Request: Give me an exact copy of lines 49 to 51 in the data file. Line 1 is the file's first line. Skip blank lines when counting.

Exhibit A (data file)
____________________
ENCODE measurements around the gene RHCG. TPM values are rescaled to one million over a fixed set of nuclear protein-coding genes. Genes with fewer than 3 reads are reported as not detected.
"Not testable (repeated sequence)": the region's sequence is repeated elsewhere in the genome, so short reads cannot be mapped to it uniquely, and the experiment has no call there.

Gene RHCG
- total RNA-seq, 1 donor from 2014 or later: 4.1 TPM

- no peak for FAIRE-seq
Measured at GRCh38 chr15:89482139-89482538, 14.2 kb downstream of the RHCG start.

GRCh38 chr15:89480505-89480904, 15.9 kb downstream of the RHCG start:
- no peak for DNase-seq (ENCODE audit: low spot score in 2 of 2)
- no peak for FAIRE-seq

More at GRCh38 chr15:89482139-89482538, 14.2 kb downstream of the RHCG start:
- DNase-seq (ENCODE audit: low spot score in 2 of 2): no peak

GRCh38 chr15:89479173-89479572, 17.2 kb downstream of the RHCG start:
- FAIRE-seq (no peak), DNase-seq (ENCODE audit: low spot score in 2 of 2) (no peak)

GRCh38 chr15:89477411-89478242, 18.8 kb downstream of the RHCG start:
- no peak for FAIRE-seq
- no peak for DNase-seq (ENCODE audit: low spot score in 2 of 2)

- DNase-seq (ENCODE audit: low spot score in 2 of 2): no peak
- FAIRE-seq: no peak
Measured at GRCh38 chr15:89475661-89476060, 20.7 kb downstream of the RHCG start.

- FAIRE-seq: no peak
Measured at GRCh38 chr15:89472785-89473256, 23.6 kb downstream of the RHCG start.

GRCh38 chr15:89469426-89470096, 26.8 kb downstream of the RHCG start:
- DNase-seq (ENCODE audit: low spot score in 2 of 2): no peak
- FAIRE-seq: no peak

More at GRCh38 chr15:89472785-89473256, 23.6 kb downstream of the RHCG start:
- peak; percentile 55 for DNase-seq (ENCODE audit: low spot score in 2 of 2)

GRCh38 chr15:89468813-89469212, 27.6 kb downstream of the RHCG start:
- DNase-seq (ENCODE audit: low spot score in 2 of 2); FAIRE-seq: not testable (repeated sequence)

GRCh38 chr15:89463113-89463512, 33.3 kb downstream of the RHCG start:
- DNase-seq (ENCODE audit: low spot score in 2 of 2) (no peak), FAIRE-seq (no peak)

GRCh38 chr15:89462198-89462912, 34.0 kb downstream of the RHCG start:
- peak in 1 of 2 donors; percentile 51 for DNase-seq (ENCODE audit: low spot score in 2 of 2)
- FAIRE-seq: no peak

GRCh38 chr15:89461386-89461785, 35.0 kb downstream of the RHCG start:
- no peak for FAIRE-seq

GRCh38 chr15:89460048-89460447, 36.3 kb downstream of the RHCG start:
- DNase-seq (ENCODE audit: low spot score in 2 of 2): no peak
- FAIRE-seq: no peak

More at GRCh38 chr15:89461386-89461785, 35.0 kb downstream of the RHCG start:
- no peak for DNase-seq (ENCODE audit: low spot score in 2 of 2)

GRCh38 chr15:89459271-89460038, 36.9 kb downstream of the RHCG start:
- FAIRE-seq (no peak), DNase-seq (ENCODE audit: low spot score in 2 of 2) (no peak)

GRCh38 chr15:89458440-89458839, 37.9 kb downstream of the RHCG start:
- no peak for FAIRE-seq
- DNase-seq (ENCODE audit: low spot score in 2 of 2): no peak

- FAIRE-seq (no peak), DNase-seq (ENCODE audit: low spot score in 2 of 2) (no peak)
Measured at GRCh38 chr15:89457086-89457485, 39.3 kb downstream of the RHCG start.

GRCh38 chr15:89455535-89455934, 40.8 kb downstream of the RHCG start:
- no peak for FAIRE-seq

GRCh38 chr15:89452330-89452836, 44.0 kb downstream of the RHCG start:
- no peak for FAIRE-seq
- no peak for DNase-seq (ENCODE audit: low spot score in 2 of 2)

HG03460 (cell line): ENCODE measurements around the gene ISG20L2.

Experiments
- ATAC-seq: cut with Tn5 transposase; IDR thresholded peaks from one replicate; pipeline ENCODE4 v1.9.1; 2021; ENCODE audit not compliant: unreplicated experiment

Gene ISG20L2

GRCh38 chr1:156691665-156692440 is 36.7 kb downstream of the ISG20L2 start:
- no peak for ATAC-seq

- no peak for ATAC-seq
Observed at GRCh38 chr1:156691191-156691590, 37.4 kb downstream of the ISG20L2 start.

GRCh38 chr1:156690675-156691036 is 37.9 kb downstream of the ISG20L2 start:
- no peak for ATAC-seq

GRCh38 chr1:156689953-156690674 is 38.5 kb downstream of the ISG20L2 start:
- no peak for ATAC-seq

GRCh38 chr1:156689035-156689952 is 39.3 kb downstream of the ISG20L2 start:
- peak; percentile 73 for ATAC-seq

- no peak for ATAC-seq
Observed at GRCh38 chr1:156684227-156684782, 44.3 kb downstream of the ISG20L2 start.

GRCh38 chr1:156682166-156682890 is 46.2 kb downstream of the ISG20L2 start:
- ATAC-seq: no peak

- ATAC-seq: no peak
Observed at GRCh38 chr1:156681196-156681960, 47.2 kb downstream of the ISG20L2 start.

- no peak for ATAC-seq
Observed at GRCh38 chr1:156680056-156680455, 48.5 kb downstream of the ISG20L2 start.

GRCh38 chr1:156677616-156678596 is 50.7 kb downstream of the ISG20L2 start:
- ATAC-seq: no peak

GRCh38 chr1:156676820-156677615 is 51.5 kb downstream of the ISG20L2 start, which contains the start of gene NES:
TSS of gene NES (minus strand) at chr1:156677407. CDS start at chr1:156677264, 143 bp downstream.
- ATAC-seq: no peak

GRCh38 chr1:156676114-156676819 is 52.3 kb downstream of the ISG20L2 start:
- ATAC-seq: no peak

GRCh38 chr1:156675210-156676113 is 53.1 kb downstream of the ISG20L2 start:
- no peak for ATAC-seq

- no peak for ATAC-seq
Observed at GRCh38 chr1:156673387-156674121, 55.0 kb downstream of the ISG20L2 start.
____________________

- no peak for FAIRE-seq

GRCh38 chr15:89452330-89452836, 44.0 kb downstream of the RHCG start:
- no peak for FAIRE-seq